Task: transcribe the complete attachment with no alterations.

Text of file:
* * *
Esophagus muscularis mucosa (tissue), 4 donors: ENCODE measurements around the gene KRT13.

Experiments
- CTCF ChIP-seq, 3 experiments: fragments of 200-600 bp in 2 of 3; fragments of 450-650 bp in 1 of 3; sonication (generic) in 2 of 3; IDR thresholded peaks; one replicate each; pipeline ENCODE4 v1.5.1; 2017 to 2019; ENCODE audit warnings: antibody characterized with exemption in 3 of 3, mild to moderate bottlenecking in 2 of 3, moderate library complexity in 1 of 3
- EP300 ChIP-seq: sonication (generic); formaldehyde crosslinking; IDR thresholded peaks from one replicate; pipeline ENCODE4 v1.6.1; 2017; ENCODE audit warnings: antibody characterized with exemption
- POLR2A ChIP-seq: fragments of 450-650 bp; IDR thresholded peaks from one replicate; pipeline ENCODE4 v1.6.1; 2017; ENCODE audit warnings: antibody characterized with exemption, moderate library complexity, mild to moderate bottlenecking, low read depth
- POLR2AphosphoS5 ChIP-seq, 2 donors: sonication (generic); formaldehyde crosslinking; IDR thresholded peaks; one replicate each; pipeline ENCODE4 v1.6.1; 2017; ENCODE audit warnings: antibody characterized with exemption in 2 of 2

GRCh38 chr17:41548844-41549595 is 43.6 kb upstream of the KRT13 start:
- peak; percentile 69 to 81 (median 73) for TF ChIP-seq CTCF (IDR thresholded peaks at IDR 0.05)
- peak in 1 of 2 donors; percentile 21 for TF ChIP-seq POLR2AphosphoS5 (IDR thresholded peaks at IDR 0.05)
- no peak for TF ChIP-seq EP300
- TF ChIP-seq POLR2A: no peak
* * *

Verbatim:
Esophagus muscularis mucosa (tissue), 4 donors: ENCODE measurements around the gene KRT13.

Experiments
- CTCF ChIP-seq, 3 experiments: fragments of 200-600 bp in 2 of 3; fragments of 450-650 bp in 1 of 3; sonication (generic) in 2 of 3; IDR thresholded peaks; one replicate each; pipeline ENCODE4 v1.5.1; 2017 to 2019; ENCODE audit warnings: antibody characterized with exemption in 3 of 3, mild to moderate bottlenecking in 2 of 3, moderate library complexity in 1 of 3
- EP300 ChIP-seq: sonication (generic); formaldehyde crosslinking; IDR thresholded peaks from one replicate; pipeline ENCODE4 v1.6.1; 2017; ENCODE audit warnings: antibody characterized with exemption
- POLR2A ChIP-seq: fragments of 450-650 bp; IDR thresholded peaks from one replicate; pipeline ENCODE4 v1.6.1; 2017; ENCODE audit warnings: antibody characterized with exemption, moderate library complexity, mild to moderate bottlenecking, low read depth
- POLR2AphosphoS5 ChIP-seq, 2 donors: sonication (generic); formaldehyde crosslinking; IDR thresholded peaks; one replicate each; pipeline ENCODE4 v1.6.1; 2017; ENCODE audit warnings: antibody characterized with exemption in 2 of 2

GRCh38 chr17:41548844-41549595 is 43.6 kb upstream of the KRT13 start:
- peak; percentile 69 to 81 (median 73) for TF ChIP-seq CTCF (IDR thresholded peaks at IDR 0.05)
- peak in 1 of 2 donors; percentile 21 for TF ChIP-seq POLR2AphosphoS5 (IDR thresholded peaks at IDR 0.05)
- no peak for TF ChIP-seq EP300
- TF ChIP-seq POLR2A: no peak